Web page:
• We are still in the hermeneutic moment, because he claims of the discovery of Benjamin’s paper (1923) which appeals to a universal notion of language, revitalizing the arguments of the ChomskyistsWhat about the realm of World Literature?
  1. 251—Should there be any passage from one tongue to another? Religious and psychological doubts about this—Kabbalah, Kafka, can one utter the knowledge of God in a mortal tongue?

But ironically much of the need to translate has come from Christianity’s need to translate the Gospels. Language should not prevent you from salvation.

Translation also seen as the “intertraffick of the mind”—a language community wants to enrich itself from outside

  1. 262 Not everything can be translated. Theology and gnosis posit an upper limit—not everything can be translated now—there is no unwobbling pivot from which we can view the world and history

Registers of translation—common matter and recreative transfer from one literary philosophic or religious text to another

  1. Literal
  2. “faithful but autonomous restatement” (266)
  3. “imitation, recreation, variation, and interpretive parallel” (266)

Difference between Dolmetschen and Übersetzen

Dolmetschen- refers to interpretation using both literary and contextual views of a text to come up with a translation. Not just translating- interpreting.

Übersetzen- This refers to translation/translators. This focuses on finding word-to-word equivalencies.

Goethe’s three phases of translation

  1. 277  First order of translation acquaints the target culture with the foreign culture in the latter’s own terms. Imperceptible entry of the foreign into our domestic vocabulary—Luther and his stress on the everyday.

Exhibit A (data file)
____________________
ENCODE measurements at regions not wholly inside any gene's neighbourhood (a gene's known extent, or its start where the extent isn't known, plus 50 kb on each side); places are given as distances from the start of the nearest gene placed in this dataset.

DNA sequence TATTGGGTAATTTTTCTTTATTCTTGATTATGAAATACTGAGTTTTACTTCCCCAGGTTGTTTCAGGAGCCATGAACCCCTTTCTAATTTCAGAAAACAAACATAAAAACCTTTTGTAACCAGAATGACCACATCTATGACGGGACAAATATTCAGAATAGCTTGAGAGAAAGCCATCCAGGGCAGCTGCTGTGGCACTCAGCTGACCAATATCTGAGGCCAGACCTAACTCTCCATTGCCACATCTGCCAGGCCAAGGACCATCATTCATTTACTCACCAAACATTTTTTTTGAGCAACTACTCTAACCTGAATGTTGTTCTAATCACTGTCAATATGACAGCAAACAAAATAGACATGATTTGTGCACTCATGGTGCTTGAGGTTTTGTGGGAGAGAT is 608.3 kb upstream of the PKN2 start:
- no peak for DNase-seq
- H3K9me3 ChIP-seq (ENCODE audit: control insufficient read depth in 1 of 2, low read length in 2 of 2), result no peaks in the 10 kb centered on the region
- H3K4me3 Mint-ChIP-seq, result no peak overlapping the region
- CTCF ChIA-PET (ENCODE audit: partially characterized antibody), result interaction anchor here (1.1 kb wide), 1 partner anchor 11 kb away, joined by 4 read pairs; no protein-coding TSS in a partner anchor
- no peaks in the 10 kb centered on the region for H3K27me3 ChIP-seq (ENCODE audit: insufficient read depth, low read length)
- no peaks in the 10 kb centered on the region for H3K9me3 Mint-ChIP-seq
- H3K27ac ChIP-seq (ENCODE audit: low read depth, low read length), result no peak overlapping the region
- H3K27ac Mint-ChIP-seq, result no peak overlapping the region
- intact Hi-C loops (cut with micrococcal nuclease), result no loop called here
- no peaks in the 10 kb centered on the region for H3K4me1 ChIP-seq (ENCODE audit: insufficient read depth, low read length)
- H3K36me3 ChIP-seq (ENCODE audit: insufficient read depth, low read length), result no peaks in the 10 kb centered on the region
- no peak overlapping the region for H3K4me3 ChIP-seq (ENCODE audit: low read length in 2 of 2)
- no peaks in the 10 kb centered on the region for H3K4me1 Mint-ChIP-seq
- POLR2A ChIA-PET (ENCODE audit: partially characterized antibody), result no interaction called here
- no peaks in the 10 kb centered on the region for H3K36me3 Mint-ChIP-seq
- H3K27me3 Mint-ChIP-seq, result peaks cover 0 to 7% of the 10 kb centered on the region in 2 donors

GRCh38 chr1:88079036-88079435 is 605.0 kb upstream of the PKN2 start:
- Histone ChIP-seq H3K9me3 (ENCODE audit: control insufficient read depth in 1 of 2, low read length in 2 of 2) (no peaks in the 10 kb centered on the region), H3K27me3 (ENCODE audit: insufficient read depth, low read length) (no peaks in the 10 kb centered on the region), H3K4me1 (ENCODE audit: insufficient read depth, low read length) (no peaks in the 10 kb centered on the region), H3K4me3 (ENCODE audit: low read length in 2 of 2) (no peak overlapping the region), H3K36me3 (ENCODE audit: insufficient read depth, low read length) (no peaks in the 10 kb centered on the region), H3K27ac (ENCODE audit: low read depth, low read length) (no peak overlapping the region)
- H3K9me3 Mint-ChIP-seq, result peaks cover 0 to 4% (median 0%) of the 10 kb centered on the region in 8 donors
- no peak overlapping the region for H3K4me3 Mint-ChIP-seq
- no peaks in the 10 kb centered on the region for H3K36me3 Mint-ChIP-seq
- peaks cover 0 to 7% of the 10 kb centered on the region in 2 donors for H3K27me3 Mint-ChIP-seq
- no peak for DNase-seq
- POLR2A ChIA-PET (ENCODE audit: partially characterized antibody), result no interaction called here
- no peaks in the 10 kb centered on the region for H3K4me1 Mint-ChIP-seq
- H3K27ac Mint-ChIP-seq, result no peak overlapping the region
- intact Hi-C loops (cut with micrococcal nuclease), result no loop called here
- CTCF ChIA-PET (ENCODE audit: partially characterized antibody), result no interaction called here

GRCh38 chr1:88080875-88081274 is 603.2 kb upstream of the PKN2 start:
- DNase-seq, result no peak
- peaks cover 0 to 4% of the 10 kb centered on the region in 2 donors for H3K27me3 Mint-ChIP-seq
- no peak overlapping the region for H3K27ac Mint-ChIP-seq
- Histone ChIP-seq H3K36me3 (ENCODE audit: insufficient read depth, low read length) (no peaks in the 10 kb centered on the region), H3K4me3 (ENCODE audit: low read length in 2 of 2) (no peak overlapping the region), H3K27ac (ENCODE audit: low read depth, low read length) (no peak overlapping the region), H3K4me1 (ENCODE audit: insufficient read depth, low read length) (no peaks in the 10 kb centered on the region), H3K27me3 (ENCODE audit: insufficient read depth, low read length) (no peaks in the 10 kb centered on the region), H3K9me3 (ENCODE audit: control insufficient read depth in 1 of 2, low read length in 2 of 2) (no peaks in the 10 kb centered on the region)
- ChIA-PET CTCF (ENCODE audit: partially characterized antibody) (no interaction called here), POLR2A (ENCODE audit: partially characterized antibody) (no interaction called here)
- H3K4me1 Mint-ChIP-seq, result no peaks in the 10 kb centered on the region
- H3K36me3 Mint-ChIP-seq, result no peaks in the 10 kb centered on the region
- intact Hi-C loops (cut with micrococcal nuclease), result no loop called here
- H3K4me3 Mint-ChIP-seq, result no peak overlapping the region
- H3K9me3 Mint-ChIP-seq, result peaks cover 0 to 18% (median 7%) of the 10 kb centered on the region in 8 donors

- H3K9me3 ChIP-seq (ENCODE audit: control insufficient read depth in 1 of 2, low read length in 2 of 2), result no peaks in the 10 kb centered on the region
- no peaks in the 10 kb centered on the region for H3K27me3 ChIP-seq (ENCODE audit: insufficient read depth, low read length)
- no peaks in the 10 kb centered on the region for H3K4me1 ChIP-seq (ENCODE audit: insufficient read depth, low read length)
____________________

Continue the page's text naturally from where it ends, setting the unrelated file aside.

– This is done in the hopes that translated text will then translate into the foreigner’s lives.

  • Appropriation through the surrogate: native garb placed on foreign form – could this be a parody?

– This refers to new/translated ideas acting as replacements for old ones- one example being the teaching of Christianity to foreigners in terms of their own religious views.

  • Metamorphosis and entelechy will lead to a perfect identity between original and translation. The translator has to create a tertium datum.

-implies a full understanding of the meaning in a foreign text.

  • Jakobson—interlingual translation is a translation which is infinitely regresses/progressing
  • Transmutation is a recoding, a placing of one sign into another system—systems of signification- allows us to figure out the meaning of words in relation to things other than other words. Uses pictoral representations as a way of gaining more accuracy.
  • Can we theorize about translation? Can we produce models?
  1. 300 In significant measure, different languages are different, inherently creatively counter-proposals to the constraints, to the limiting universals of biological and ecological conditions. They are the instruments of storage and of transmission of legacies of experience and imaginative construction particular to a given community.”

– This addresses the idea that when removed from a native context, certain words are never the same. There are plenty of theories that attempt to reach a conclusion about which approach to translation is best, but if context is lost, meaning is damaged.

Steiner Chapter 4 Questions from your predecessors

  •  On one hand, I can potentially see the demise of words “when words shake off ‘the burden of having to mean’ and will be only themselves, blank and replete as stone.” On the other hand, these blank words can determine our thoughts as we fill in our own meanings around these words.  Realistically speaking, can they really exist in the long run?